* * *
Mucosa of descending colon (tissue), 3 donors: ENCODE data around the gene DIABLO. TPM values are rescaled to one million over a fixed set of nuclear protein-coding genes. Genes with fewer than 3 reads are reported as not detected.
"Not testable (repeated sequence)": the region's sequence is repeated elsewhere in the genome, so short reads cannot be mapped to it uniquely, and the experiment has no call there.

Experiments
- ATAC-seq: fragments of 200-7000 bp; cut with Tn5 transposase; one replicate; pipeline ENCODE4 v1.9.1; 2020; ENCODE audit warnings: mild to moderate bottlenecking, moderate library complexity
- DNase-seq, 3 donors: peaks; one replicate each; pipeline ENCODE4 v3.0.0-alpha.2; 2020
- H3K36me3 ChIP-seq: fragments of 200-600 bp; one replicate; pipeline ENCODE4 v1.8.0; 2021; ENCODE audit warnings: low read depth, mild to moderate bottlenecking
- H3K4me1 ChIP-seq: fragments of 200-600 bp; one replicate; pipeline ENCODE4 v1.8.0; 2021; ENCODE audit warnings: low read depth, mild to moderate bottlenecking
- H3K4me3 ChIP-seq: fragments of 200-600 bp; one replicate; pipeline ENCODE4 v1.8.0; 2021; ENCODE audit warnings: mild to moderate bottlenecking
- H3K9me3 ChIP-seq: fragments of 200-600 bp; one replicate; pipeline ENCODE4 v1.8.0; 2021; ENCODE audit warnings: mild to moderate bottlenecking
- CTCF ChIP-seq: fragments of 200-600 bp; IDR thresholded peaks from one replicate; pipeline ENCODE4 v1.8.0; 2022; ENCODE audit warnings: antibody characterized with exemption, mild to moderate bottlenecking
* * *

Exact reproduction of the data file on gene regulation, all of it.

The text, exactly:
Mucosa of descending colon (tissue), 3 donors: ENCODE data around the gene DIABLO. TPM values are rescaled to one million over a fixed set of nuclear protein-coding genes. Genes with fewer than 3 reads are reported as not detected.
"Not testable (repeated sequence)": the region's sequence is repeated elsewhere in the genome, so short reads cannot be mapped to it uniquely, and the experiment has no call there.

Experiments
- ATAC-seq: fragments of 200-7000 bp; cut with Tn5 transposase; one replicate; pipeline ENCODE4 v1.9.1; 2020; ENCODE audit warnings: mild to moderate bottlenecking, moderate library complexity
- DNase-seq, 3 donors: peaks; one replicate each; pipeline ENCODE4 v3.0.0-alpha.2; 2020
- H3K36me3 ChIP-seq: fragments of 200-600 bp; one replicate; pipeline ENCODE4 v1.8.0; 2021; ENCODE audit warnings: low read depth, mild to moderate bottlenecking
- H3K4me1 ChIP-seq: fragments of 200-600 bp; one replicate; pipeline ENCODE4 v1.8.0; 2021; ENCODE audit warnings: low read depth, mild to moderate bottlenecking
- H3K4me3 ChIP-seq: fragments of 200-600 bp; one replicate; pipeline ENCODE4 v1.8.0; 2021; ENCODE audit warnings: mild to moderate bottlenecking
- H3K9me3 ChIP-seq: fragments of 200-600 bp; one replicate; pipeline ENCODE4 v1.8.0; 2021; ENCODE audit warnings: mild to moderate bottlenecking
- CTCF ChIP-seq: fragments of 200-600 bp; IDR thresholded peaks from one replicate; pipeline ENCODE4 v1.8.0; 2022; ENCODE audit warnings: antibody characterized with exemption, mild to moderate bottlenecking